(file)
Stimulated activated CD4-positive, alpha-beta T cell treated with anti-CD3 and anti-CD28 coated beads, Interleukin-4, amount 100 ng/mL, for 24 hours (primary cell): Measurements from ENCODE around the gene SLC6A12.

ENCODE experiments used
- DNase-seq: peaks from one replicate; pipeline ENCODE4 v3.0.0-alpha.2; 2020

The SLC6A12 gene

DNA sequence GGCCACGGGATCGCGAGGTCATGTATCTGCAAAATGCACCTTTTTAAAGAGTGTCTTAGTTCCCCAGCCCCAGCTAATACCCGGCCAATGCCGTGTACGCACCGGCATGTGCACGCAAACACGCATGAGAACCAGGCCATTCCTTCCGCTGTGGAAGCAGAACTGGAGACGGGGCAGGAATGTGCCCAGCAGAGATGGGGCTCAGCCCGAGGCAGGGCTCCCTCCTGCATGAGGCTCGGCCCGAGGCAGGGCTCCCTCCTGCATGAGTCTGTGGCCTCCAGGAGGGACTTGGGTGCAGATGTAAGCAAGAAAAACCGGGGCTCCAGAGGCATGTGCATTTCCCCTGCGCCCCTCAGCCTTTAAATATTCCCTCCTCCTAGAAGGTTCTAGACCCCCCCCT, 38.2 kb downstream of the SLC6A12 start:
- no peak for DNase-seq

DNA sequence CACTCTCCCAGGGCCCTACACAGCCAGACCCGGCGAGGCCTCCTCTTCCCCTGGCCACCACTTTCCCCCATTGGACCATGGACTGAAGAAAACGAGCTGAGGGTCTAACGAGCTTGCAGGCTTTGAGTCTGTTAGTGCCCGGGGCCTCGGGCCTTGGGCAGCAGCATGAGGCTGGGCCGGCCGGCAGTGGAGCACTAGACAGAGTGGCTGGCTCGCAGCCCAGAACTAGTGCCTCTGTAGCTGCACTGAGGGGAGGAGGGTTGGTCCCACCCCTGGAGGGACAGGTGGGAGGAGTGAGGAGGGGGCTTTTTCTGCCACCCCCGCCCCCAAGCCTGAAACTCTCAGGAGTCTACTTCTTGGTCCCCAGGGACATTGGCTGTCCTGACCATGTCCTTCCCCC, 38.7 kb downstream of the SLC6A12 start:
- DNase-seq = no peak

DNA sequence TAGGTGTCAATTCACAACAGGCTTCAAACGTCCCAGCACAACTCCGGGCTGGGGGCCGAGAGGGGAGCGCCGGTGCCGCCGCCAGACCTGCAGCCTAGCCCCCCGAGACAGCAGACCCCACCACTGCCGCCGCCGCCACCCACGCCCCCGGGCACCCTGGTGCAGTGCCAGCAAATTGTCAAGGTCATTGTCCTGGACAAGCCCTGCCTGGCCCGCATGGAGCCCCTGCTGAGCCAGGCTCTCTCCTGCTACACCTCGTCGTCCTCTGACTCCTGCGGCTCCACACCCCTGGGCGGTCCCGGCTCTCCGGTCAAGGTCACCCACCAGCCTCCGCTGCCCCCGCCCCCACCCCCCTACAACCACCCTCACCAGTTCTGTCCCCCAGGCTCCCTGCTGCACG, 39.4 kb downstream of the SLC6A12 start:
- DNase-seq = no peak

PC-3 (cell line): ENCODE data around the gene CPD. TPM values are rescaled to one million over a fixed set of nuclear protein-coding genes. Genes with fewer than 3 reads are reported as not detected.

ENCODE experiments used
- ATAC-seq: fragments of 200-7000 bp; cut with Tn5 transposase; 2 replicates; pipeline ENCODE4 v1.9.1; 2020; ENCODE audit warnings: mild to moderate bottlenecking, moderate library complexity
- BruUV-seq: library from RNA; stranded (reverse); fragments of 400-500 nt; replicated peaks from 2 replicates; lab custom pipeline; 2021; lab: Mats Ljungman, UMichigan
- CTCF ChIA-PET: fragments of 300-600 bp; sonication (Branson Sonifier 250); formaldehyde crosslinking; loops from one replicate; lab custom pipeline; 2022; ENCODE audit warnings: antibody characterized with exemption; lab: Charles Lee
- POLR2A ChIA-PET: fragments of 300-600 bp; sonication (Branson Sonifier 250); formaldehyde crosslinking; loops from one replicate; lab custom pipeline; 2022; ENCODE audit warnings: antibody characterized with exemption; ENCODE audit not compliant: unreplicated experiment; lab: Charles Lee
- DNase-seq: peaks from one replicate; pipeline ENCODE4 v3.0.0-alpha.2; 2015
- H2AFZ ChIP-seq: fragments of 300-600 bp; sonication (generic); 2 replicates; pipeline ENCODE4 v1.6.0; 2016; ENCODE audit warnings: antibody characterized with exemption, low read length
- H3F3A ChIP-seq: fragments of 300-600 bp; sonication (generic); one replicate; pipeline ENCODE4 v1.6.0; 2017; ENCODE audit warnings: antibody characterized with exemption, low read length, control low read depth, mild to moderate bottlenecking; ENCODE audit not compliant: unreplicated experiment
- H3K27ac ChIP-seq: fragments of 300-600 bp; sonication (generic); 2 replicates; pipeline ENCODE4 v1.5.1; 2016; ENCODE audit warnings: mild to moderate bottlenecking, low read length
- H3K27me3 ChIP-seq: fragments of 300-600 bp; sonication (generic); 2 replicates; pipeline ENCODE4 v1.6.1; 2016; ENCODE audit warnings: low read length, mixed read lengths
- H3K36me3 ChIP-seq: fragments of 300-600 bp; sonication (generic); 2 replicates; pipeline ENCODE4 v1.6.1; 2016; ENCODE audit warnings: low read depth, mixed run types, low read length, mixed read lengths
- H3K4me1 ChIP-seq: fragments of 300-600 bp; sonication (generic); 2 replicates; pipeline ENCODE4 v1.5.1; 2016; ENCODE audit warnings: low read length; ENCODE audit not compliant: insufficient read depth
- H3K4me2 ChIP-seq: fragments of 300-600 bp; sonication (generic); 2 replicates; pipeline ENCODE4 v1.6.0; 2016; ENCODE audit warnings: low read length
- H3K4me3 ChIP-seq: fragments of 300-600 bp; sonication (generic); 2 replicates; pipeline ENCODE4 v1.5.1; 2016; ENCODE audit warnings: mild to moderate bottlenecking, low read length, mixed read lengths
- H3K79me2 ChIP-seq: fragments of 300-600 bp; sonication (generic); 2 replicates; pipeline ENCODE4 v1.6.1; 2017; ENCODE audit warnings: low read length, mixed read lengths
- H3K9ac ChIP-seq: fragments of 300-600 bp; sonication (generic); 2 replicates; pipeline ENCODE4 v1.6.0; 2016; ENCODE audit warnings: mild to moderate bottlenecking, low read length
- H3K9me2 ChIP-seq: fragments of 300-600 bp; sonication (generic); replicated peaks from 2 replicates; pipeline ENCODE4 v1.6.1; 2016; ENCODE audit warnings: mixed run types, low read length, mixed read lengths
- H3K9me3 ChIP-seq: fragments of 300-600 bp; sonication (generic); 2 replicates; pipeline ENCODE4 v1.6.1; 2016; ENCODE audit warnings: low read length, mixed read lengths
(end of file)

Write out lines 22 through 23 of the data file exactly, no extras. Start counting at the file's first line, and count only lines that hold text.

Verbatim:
- H3K36me3 ChIP-seq: fragments of 300-600 bp; sonication (generic); 2 replicates; pipeline ENCODE4 v1.6.1; 2016; ENCODE audit warnings: low read depth, mixed run types, low read length, mixed read lengths
- H3K4me1 ChIP-seq: fragments of 300-600 bp; sonication (generic); 2 replicates; pipeline ENCODE4 v1.5.1; 2016; ENCODE audit warnings: low read length; ENCODE audit not compliant: insufficient read depth